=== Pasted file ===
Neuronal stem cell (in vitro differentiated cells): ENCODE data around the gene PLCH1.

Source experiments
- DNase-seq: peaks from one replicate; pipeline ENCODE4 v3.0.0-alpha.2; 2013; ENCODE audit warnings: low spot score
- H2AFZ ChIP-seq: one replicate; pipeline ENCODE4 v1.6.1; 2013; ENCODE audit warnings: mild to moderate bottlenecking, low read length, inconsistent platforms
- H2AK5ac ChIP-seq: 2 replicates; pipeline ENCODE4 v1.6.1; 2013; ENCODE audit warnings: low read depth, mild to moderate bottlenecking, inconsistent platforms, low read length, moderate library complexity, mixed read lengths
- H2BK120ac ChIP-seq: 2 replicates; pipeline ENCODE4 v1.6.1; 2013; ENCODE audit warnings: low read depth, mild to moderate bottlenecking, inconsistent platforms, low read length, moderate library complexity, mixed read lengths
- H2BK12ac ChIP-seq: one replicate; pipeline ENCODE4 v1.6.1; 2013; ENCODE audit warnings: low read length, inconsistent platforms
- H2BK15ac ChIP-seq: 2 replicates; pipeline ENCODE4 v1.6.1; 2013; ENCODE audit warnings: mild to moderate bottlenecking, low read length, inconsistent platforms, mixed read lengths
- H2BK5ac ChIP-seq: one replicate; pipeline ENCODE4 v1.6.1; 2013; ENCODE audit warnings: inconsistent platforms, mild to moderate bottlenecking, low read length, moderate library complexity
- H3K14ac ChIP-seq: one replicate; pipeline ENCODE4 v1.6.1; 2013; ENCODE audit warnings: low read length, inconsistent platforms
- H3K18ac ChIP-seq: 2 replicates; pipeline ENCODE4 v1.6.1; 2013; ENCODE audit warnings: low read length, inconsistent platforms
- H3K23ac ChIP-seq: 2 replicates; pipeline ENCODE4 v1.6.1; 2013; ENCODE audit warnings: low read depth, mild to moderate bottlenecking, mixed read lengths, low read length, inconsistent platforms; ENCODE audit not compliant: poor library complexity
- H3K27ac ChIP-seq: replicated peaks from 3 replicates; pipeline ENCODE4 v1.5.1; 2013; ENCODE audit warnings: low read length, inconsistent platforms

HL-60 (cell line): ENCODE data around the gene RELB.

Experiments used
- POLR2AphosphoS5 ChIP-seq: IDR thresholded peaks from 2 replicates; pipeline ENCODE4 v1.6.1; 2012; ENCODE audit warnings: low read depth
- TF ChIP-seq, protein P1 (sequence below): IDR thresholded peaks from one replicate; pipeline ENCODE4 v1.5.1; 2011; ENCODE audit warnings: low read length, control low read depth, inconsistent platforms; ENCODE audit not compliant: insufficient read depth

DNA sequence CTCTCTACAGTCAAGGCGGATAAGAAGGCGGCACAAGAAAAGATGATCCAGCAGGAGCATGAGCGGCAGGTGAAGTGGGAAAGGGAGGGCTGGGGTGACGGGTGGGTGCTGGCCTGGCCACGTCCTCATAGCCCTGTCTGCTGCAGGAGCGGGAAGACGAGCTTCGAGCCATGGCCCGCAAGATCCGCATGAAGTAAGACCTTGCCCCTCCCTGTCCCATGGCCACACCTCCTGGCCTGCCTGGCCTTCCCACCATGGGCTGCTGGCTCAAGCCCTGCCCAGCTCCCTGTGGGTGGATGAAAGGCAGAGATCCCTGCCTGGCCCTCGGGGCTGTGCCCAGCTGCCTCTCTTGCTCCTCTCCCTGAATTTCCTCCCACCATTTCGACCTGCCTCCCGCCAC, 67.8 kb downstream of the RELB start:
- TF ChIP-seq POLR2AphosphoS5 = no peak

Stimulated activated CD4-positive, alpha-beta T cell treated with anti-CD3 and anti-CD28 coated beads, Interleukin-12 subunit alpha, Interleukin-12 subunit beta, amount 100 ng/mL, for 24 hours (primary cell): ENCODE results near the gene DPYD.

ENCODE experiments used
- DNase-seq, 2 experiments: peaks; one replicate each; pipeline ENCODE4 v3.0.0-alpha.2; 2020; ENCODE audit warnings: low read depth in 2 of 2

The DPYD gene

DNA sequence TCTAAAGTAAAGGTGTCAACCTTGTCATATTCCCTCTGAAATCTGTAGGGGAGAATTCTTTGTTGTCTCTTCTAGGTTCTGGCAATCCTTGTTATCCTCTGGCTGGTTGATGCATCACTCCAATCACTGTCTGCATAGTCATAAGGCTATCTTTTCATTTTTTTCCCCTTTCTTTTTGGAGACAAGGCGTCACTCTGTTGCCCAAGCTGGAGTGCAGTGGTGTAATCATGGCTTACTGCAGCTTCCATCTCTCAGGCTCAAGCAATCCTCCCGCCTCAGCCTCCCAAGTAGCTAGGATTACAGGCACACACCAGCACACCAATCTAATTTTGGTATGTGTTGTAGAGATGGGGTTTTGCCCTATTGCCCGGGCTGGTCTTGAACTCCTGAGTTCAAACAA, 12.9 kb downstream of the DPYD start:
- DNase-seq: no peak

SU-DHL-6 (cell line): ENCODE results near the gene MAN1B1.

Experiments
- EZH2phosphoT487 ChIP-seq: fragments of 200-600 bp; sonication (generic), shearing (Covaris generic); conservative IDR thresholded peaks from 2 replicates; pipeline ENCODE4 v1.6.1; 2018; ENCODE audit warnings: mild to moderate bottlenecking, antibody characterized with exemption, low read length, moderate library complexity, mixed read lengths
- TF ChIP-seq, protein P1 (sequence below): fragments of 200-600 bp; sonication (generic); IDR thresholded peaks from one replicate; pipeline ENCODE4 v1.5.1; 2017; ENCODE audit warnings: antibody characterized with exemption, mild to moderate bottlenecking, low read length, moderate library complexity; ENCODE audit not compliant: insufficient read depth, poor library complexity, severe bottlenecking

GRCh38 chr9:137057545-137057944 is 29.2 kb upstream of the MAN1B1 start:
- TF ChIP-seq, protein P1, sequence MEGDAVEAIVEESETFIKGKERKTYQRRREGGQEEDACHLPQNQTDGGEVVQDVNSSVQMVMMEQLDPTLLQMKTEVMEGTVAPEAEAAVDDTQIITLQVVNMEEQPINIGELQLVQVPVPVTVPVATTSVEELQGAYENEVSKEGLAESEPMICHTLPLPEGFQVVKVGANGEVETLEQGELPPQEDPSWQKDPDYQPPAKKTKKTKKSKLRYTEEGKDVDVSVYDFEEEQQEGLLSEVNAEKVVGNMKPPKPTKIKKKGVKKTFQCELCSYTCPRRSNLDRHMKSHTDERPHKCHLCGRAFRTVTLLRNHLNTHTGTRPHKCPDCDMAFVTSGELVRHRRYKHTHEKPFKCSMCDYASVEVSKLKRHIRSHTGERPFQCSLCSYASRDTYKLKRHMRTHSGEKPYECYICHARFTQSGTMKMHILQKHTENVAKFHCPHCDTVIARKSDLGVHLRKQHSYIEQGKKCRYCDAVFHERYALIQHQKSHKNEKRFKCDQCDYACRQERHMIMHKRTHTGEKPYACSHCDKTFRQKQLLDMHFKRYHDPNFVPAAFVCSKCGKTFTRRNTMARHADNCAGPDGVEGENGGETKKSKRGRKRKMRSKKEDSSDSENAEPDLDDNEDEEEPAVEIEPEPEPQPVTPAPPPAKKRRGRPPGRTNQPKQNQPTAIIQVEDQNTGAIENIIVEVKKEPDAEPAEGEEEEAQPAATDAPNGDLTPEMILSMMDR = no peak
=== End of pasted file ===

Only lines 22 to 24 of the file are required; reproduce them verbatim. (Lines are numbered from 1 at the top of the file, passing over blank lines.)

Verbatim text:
- DNase-seq, 2 experiments: peaks; one replicate each; pipeline ENCODE4 v3.0.0-alpha.2; 2020; ENCODE audit warnings: low read depth in 2 of 2

The DPYD gene

DNA sequence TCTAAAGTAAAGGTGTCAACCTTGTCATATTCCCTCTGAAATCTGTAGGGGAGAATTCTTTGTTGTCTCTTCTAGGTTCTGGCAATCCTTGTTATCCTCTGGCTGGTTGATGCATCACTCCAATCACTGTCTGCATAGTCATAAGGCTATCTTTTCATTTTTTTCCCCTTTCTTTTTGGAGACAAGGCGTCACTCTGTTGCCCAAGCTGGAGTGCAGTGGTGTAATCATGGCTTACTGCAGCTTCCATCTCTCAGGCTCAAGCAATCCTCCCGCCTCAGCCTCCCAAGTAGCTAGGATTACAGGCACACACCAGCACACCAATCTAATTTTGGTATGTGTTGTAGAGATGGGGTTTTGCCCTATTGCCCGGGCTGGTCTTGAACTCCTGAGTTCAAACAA, 12.9 kb downstream of the DPYD start: